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Problem-Based Learning: Experience It Yourself. Institute for Transforming Undergraduate Education. University of Delaware. George Watson ghw@udel.edu. Getting Students to Think: Using Problem-Based Learning in the Classroom. www.udel.edu/pbl/southwesterncc. What Is PBL?.

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Problem based learning experience it yourself
Problem-Based Learning:Experience It Yourself

Institute for TransformingUndergraduate Education

University of Delaware

George Watson

ghw@udel.edu

Getting Students to Think:

Using Problem-Based Learning in the Classroom

www.udel.edu/pbl/southwesterncc


Problem based learning experience it yourself

What Is PBL?

“The principal idea behind PBL is that the starting point for learning should be a problem, a query, or a puzzle that the learner wishes to solve.”

Boud, D. (1985) PBL in perspective. In “PBL in Education

for the Professions,” D. J. Boud (ed); p. 13.


Deflating grady part i
Deflating Grady – Part I

Read over the e-mail exchange and discuss the ideas it raises about grade inflation.

As a group, compose a definition of grade inflation and be prepared to present it.

Be prepared to “report out” in 10 minutes.


Deflating grady part ii
Deflating Grady – Part II

Read over the information presented, and be prepared to report out on your answers to either question 1 or question 2.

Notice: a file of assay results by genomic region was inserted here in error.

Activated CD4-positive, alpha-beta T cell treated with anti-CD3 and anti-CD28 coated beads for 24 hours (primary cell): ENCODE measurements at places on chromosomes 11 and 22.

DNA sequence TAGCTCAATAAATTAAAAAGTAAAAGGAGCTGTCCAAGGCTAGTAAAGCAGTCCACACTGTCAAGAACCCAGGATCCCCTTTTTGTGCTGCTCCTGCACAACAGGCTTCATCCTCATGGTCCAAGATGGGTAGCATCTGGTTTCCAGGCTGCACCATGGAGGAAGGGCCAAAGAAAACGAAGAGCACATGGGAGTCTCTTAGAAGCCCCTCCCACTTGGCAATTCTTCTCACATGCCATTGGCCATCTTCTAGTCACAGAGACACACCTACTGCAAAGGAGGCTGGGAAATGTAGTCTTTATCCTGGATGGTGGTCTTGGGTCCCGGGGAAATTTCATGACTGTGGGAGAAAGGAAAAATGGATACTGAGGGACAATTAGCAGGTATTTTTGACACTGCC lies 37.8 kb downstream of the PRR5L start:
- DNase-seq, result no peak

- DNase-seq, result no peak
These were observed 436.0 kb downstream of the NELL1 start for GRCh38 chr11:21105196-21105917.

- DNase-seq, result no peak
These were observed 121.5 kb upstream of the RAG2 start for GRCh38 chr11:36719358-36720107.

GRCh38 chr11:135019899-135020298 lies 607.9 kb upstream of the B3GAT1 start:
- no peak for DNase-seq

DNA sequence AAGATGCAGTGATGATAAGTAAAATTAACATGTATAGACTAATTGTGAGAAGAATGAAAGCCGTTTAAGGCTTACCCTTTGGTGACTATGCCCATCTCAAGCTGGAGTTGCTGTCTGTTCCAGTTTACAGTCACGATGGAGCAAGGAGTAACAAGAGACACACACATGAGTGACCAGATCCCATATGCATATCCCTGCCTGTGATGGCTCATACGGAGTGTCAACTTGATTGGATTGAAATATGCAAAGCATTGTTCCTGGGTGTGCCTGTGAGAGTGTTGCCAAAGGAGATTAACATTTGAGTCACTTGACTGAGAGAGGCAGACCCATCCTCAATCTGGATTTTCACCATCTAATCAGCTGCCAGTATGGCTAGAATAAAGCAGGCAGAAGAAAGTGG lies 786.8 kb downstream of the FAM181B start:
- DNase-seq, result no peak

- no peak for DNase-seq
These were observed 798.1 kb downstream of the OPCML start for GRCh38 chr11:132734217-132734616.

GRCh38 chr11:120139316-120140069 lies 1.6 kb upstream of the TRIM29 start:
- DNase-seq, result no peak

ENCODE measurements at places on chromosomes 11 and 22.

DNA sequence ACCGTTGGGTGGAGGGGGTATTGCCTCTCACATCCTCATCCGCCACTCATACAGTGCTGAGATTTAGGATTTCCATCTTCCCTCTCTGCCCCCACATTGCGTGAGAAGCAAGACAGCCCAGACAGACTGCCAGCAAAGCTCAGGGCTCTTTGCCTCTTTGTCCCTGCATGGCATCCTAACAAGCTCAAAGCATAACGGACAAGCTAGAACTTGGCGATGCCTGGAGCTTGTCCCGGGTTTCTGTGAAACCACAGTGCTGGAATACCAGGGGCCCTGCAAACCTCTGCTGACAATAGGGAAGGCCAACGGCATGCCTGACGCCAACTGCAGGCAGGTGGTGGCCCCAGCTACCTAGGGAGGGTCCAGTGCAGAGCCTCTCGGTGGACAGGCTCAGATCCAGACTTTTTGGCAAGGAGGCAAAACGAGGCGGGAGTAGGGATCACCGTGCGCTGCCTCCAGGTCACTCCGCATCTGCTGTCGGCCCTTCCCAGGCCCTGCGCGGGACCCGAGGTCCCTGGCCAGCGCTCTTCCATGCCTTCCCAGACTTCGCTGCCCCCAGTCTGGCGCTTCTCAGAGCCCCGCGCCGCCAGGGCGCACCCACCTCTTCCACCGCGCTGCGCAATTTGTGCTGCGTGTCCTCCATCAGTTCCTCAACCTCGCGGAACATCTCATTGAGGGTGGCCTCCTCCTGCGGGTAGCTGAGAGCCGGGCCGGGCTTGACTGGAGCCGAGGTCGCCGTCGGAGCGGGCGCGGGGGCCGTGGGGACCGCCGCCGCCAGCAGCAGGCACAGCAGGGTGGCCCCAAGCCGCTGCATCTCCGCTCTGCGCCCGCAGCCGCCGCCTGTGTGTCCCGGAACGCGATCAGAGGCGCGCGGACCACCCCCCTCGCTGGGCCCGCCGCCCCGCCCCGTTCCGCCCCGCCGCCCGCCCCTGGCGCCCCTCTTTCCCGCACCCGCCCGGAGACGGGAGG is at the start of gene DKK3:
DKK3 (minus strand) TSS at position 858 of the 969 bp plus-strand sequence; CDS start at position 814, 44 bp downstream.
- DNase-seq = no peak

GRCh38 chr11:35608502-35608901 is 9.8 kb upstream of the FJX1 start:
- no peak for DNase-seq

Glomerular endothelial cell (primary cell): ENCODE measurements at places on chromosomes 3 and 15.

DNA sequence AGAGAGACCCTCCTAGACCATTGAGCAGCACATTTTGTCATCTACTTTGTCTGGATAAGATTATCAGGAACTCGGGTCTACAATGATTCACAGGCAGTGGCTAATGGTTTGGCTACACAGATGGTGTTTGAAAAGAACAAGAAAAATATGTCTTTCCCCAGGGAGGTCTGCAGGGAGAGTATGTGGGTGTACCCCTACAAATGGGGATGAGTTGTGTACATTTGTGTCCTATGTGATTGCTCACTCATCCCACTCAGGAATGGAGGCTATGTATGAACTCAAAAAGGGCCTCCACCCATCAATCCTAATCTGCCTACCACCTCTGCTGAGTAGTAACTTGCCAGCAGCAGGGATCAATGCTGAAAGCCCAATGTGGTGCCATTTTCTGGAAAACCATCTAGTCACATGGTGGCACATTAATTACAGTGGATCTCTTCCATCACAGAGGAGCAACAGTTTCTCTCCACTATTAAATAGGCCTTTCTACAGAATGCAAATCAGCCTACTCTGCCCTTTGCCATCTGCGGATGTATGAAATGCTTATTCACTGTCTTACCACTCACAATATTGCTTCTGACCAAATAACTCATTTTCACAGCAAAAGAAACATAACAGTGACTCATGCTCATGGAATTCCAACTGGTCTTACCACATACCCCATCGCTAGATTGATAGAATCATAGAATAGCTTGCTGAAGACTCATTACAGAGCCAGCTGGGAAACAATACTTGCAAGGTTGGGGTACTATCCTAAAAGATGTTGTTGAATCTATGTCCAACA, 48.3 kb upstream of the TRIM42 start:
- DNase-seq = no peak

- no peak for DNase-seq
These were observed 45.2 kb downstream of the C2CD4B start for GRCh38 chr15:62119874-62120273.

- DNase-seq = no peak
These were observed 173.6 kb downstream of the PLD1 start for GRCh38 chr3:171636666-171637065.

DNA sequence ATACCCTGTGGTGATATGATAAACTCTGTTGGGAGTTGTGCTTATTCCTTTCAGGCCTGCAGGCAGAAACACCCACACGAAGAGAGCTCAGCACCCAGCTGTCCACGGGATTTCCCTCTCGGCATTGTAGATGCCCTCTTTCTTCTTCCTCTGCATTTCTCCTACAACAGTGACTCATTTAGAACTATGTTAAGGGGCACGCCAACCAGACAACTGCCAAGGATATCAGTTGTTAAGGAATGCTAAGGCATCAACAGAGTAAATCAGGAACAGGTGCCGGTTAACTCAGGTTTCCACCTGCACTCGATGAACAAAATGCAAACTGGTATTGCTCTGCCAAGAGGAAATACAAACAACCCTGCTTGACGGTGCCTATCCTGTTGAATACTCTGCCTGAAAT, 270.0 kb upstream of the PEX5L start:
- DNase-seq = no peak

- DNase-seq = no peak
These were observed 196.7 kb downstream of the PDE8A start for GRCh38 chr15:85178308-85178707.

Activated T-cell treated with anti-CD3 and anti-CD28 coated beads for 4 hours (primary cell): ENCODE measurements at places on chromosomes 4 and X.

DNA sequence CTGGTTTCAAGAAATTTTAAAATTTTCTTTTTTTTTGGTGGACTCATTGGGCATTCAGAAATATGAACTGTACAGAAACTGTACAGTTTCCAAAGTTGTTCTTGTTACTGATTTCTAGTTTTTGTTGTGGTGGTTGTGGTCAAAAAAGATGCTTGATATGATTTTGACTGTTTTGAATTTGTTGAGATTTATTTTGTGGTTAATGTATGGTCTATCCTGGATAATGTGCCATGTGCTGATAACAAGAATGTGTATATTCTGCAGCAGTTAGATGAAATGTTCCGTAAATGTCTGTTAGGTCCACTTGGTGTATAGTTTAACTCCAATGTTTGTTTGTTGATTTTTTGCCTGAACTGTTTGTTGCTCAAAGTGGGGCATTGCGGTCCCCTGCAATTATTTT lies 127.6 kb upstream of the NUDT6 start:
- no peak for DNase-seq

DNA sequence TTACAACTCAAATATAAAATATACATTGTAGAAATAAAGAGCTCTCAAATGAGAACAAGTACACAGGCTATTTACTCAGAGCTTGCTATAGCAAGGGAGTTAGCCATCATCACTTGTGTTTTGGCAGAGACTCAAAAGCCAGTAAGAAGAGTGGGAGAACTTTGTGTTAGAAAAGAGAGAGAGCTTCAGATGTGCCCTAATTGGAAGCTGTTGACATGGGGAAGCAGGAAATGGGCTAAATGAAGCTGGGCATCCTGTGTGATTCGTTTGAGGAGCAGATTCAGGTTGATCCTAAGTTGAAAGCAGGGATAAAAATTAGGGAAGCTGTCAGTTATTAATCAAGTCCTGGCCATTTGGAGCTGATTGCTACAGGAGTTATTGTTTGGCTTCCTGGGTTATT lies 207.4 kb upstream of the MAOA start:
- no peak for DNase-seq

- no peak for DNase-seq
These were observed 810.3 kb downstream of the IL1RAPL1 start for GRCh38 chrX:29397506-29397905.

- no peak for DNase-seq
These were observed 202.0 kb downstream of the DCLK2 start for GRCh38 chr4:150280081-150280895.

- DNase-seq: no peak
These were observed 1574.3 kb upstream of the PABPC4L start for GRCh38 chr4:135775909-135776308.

Be prepared to “report out” in 10 minutes


Problem based learning experience it yourself

Questions are Critical

“…once you have learned to ask questions –

relevant and appropriate and substantial

questions – you have learned how to learn

and no one can keep you from learning

whatever you want or need to know.”

Neil Postman & Charles Weingartner

in Teaching as a Subversive Activity, 1969


Characteristics of good learning issues
Characteristics of GoodLearning Issues

Presented in the form of a question or series of questions.

Focused so that it seeks specific information.

Constructed so that it asks an answerable question.

Pursues information that is relevant to the problem.

Goes beyond superficial knowledge to probe conceptual issues.

Often set in a context that provides direction. Why is the question important?


Deflating grady part iii
Deflating Grady – Part III

Take a look at the graph from gradeinflation.com:

  • According to your group’s definition, is this evidence for grade inflation?

  • Make a list of questions (learning issues) you have about these data.

    Be prepared to “report out” in 10 min.


Deflating grady part iv
Deflating Grady – Part IV

Who cares about grade inflation? Match the stakeholders with their comment.

Each person in your group select a different stakeholder and wait for instructions.

Watch video clip of faculty senate meeting.